This argument however, neglects an essential principle in understanding totalitarian regimes. Once their power has been established and solidified within their own borders, dictators have a tendency to calibrate their own power abroad, typically by acting aggressively. In a superb article written by Yaron Brook and Alex Epstein, they detail the chain of events that eventually lead to World War II in Europe. They characterize Adolf Hitler’s behavior as such:

Hitler, who had stated publicly his intentions for domination of Europe and the world, was an objective threat to his neighbors. He was a threat as soon as he came to power, and then increasingly so as he built up a military, explicitly rejecting existing treaties with England and France. Yet these nations took no military action against his regime. Then Germany annexed Austria, and was met with no military response. When Nazi troops occupied the Rhineland (a disputed area on the border with France), they were given a pass. When Hitler asked the European leaders to hand him the free state of Czechoslovakia, they did. It took the invasion of Poland to prompt the European nations to take military action against the Nazis. They practiced war as a “last resort”; and we know the result.

The question remains: Does this sound like anything the North Korean regime has done, particularly in the past several months? Pyongyang has steadily increased the aggression in their actions and they have done so largely because they feel they can get away with it. The lack of any significant repercussions is parallel in logic to giving cookies to a schoolboy for being an exceptional bully. Pyongyang senses weakness in the resolve of Western powers, like the United States, to defend its interests. It’s a wonder why South Korea never retaliated after the deliberate sinking of their own warship, much less the island that was shelled by the North’s artillery. It’s worth speculating whether the United States is keeping South Korea on a tight leash. Pyongyang’s actions are only a sample of what to expect when free countries elect impotent leaders, like Bush, but more so Obama.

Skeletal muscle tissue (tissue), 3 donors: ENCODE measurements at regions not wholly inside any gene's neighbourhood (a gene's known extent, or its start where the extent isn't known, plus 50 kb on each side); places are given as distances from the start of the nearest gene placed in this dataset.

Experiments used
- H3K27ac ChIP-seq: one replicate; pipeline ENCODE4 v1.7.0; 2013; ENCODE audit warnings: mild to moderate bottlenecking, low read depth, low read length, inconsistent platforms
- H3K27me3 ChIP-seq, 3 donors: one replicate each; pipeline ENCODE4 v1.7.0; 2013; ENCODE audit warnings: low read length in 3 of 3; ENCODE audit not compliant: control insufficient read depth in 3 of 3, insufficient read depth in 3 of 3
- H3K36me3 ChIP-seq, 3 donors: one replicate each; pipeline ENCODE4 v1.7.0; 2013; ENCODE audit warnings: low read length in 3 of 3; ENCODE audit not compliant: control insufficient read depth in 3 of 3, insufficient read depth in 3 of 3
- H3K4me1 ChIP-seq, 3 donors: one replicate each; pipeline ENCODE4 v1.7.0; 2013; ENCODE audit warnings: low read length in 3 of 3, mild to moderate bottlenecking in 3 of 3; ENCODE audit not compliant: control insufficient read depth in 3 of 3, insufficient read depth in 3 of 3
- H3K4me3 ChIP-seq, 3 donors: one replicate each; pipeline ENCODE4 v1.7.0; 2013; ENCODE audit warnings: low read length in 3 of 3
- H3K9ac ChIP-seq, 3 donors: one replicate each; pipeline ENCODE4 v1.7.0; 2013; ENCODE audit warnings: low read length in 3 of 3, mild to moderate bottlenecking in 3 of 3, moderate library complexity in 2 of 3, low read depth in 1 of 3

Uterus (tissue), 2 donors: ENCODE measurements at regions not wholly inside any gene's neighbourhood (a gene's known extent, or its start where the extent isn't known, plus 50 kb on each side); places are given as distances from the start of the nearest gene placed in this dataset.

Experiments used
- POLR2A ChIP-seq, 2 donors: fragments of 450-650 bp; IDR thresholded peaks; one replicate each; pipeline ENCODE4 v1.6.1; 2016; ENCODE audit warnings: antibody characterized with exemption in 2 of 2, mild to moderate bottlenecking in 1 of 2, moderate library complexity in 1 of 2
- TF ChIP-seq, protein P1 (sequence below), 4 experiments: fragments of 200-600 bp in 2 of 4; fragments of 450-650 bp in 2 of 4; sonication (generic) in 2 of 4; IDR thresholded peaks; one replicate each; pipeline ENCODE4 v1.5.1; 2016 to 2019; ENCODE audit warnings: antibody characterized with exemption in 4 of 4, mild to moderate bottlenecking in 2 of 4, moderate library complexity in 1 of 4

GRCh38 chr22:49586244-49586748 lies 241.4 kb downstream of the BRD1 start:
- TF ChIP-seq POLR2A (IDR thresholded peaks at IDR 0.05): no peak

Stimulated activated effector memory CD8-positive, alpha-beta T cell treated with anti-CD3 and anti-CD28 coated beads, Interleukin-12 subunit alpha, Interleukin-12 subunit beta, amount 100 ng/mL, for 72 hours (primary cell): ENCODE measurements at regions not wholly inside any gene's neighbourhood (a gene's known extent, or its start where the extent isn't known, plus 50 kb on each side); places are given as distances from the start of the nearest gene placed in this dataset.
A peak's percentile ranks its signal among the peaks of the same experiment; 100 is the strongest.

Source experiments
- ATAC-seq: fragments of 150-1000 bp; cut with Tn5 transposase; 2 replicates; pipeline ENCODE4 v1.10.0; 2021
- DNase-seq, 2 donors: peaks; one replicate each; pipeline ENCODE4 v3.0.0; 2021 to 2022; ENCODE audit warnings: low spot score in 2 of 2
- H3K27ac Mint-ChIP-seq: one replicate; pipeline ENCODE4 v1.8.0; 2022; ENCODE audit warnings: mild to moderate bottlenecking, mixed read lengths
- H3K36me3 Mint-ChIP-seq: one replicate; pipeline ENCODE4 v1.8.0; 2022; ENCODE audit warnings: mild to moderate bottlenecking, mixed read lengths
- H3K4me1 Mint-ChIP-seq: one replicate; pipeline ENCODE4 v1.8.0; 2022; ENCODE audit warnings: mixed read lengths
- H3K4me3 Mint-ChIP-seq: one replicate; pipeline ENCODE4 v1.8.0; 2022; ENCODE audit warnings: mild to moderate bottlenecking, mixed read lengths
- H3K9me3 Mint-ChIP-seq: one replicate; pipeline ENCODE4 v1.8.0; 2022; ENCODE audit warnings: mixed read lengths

President Obama was devastatingly silent when Iranian protesters were beaten and shot in the streets of Tehran following the controversial elections. He was more than delighted when Hugo Chavez, soon to be dictator, gave the President a copy of “Open Veins of Latin America: Five Centuries of the Pillage of a Continent”, a virulently anti-American, anti-Capitalist novel. Nothing said it like the bow before the King of Saudi Arabia; the ruler of one of many oppressive regimes in the Middle East and quite generous financier of schools for Wahhabi thought.